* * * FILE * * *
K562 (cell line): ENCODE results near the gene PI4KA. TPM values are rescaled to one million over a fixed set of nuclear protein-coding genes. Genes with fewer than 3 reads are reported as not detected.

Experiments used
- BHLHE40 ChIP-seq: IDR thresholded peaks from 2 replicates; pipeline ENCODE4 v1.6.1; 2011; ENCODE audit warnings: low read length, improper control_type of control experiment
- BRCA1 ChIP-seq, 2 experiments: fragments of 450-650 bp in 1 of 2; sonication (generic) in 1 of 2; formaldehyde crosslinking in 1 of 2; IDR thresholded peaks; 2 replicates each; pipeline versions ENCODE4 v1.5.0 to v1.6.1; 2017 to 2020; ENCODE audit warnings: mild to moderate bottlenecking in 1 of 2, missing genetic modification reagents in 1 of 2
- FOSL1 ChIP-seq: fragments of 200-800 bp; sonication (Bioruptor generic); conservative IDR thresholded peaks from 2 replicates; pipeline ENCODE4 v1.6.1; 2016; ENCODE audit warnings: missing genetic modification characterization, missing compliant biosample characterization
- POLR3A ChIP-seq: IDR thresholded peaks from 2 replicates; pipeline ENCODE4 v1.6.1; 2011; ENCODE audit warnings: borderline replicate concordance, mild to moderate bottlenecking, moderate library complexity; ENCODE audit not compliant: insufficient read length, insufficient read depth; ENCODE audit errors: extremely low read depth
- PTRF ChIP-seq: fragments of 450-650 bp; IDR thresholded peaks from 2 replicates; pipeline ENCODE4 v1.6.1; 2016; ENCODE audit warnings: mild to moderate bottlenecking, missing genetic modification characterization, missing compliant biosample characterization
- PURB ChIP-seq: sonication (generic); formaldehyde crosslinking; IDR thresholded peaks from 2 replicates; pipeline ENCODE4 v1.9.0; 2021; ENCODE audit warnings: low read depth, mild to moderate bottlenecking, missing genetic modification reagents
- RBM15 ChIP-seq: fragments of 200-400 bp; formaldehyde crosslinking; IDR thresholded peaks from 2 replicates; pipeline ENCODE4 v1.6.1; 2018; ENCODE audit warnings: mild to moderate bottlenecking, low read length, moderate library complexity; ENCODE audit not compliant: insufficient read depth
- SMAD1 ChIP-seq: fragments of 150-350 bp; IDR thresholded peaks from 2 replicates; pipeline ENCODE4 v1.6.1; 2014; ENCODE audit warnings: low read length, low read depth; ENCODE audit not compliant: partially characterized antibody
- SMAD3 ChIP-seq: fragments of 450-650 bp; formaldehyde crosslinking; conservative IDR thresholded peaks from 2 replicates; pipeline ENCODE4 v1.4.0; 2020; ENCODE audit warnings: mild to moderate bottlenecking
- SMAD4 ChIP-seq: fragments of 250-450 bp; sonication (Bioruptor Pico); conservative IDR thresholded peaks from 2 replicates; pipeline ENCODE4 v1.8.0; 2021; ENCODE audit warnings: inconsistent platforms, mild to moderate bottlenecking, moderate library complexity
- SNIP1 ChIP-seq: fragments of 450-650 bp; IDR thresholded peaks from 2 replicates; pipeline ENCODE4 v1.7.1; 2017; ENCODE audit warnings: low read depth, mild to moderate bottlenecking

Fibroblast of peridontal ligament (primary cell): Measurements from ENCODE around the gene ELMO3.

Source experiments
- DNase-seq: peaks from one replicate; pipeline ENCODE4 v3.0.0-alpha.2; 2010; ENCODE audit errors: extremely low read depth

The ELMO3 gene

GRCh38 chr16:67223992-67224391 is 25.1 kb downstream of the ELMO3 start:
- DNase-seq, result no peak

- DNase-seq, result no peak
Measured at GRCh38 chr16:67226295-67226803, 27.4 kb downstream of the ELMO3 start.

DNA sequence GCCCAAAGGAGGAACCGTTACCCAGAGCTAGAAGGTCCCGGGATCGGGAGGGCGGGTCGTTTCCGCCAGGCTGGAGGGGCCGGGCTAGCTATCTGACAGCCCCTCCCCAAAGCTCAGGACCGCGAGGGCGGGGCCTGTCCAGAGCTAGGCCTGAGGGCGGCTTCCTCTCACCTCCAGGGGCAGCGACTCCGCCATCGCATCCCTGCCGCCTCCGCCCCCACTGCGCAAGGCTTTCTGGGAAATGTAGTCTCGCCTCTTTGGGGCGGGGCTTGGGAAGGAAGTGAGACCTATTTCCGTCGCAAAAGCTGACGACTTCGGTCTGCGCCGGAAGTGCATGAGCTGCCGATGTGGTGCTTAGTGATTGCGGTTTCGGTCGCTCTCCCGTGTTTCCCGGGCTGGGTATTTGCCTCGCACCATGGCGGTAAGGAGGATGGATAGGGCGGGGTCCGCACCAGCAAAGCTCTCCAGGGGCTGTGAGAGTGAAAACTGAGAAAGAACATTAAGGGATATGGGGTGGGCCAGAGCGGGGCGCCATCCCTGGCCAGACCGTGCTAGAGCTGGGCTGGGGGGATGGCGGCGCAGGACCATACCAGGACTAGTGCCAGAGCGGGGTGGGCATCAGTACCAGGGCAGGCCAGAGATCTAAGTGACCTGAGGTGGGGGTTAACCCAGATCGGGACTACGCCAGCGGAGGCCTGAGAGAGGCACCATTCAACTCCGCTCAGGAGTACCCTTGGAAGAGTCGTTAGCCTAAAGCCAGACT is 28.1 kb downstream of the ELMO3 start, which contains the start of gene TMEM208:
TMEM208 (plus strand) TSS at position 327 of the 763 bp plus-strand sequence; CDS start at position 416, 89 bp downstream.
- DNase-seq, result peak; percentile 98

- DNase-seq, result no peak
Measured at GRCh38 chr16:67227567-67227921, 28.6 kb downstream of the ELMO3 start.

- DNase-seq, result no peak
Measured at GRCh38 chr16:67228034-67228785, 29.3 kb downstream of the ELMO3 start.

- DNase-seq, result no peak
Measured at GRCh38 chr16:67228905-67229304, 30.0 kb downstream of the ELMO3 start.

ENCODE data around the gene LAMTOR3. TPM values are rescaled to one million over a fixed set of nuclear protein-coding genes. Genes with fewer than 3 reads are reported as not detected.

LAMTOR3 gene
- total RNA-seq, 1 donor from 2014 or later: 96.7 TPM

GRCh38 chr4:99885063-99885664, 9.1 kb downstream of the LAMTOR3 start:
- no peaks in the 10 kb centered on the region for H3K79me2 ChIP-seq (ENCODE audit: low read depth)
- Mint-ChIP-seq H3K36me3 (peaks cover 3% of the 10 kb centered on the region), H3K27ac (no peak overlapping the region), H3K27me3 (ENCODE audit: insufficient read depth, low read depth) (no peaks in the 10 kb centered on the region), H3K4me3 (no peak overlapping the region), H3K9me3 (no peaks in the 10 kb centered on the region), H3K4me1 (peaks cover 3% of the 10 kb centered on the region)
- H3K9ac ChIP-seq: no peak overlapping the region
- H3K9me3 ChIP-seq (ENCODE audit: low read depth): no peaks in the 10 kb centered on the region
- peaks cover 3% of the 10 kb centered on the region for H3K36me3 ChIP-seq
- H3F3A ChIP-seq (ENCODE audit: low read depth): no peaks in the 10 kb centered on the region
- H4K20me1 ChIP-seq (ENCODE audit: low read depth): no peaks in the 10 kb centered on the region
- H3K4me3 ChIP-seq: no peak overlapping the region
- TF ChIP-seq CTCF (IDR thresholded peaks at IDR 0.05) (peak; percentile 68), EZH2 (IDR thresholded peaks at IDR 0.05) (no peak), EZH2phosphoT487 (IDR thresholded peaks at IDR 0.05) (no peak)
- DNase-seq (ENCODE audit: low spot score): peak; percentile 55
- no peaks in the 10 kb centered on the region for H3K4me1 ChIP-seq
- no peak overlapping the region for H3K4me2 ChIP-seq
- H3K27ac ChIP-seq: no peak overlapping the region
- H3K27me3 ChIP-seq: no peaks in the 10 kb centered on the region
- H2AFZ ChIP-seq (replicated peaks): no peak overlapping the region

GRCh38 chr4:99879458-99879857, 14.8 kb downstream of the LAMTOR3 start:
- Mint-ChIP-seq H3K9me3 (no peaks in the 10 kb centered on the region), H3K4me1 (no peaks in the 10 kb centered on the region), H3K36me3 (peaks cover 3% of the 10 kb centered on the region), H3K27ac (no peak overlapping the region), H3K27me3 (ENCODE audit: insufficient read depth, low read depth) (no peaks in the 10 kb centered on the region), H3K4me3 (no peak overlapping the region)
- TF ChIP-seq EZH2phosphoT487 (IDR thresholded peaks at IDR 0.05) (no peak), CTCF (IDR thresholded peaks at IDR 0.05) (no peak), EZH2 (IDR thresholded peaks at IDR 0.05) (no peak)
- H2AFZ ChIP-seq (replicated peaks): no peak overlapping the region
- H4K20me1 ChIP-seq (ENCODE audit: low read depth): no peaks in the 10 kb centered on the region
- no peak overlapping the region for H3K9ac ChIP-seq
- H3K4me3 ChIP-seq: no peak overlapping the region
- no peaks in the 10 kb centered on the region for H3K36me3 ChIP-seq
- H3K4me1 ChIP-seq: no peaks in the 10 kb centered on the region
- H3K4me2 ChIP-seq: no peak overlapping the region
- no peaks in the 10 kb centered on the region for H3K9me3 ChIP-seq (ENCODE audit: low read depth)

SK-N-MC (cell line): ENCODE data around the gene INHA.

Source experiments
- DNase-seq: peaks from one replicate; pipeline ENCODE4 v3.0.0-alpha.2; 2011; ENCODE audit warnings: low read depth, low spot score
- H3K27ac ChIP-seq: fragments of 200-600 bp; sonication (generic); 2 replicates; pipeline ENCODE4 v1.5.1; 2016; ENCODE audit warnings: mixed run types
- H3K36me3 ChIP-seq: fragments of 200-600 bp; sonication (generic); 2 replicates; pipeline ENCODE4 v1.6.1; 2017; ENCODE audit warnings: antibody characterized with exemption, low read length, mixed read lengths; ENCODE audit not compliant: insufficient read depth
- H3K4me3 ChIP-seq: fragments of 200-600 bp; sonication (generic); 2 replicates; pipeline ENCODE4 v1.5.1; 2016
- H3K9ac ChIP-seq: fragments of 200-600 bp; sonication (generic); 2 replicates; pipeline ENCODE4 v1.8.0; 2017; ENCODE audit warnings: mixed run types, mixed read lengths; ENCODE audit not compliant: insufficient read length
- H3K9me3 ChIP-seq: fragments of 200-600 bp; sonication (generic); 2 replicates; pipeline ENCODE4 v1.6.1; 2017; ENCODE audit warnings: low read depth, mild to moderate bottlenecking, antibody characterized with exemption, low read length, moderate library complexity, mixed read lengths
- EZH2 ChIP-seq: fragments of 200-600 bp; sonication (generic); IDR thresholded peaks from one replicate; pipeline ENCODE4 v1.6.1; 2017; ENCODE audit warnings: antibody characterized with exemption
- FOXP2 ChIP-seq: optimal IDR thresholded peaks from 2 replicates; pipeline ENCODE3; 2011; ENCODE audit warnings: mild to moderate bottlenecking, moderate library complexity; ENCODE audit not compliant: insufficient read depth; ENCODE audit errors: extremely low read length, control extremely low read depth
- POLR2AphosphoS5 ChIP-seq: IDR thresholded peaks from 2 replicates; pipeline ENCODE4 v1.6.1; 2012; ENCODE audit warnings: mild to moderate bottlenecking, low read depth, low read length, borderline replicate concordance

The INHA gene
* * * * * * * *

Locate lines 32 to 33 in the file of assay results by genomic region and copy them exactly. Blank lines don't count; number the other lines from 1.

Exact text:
LAMTOR3 gene
- total RNA-seq, 1 donor from 2014 or later: 96.7 TPM